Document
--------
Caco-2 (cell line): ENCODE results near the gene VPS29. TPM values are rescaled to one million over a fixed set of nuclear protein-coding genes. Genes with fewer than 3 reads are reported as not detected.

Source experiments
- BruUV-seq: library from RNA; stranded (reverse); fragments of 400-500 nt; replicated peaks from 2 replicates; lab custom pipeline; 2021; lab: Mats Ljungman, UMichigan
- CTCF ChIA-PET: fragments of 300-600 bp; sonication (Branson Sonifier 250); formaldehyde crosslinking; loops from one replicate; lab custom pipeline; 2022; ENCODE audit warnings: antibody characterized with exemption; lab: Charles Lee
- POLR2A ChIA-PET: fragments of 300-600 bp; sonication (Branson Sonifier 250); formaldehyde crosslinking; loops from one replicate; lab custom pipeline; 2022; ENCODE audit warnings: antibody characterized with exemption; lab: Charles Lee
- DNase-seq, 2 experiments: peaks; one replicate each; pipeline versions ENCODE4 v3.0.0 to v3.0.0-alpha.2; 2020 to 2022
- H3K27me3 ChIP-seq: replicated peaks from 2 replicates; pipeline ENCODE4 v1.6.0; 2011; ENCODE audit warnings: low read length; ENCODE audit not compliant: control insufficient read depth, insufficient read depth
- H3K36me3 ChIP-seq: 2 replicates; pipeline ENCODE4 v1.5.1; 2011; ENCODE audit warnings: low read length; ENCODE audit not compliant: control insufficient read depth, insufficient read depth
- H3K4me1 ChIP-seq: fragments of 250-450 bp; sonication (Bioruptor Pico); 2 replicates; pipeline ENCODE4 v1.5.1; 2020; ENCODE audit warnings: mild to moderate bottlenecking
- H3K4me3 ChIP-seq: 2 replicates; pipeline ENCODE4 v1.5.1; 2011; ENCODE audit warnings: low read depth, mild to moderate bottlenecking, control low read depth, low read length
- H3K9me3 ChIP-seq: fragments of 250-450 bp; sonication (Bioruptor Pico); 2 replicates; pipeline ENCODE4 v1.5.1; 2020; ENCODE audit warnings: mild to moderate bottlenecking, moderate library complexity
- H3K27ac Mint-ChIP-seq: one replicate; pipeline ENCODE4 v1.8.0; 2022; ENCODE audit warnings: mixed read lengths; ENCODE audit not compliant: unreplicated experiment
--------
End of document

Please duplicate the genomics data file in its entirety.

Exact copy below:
Caco-2 (cell line): ENCODE results near the gene VPS29. TPM values are rescaled to one million over a fixed set of nuclear protein-coding genes. Genes with fewer than 3 reads are reported as not detected.

Source experiments
- BruUV-seq: library from RNA; stranded (reverse); fragments of 400-500 nt; replicated peaks from 2 replicates; lab custom pipeline; 2021; lab: Mats Ljungman, UMichigan
- CTCF ChIA-PET: fragments of 300-600 bp; sonication (Branson Sonifier 250); formaldehyde crosslinking; loops from one replicate; lab custom pipeline; 2022; ENCODE audit warnings: antibody characterized with exemption; lab: Charles Lee
- POLR2A ChIA-PET: fragments of 300-600 bp; sonication (Branson Sonifier 250); formaldehyde crosslinking; loops from one replicate; lab custom pipeline; 2022; ENCODE audit warnings: antibody characterized with exemption; lab: Charles Lee
- DNase-seq, 2 experiments: peaks; one replicate each; pipeline versions ENCODE4 v3.0.0 to v3.0.0-alpha.2; 2020 to 2022
- H3K27me3 ChIP-seq: replicated peaks from 2 replicates; pipeline ENCODE4 v1.6.0; 2011; ENCODE audit warnings: low read length; ENCODE audit not compliant: control insufficient read depth, insufficient read depth
- H3K36me3 ChIP-seq: 2 replicates; pipeline ENCODE4 v1.5.1; 2011; ENCODE audit warnings: low read length; ENCODE audit not compliant: control insufficient read depth, insufficient read depth
- H3K4me1 ChIP-seq: fragments of 250-450 bp; sonication (Bioruptor Pico); 2 replicates; pipeline ENCODE4 v1.5.1; 2020; ENCODE audit warnings: mild to moderate bottlenecking
- H3K4me3 ChIP-seq: 2 replicates; pipeline ENCODE4 v1.5.1; 2011; ENCODE audit warnings: low read depth, mild to moderate bottlenecking, control low read depth, low read length
- H3K9me3 ChIP-seq: fragments of 250-450 bp; sonication (Bioruptor Pico); 2 replicates; pipeline ENCODE4 v1.5.1; 2020; ENCODE audit warnings: mild to moderate bottlenecking, moderate library complexity
- H3K27ac Mint-ChIP-seq: one replicate; pipeline ENCODE4 v1.8.0; 2022; ENCODE audit warnings: mixed read lengths; ENCODE audit not compliant: unreplicated experiment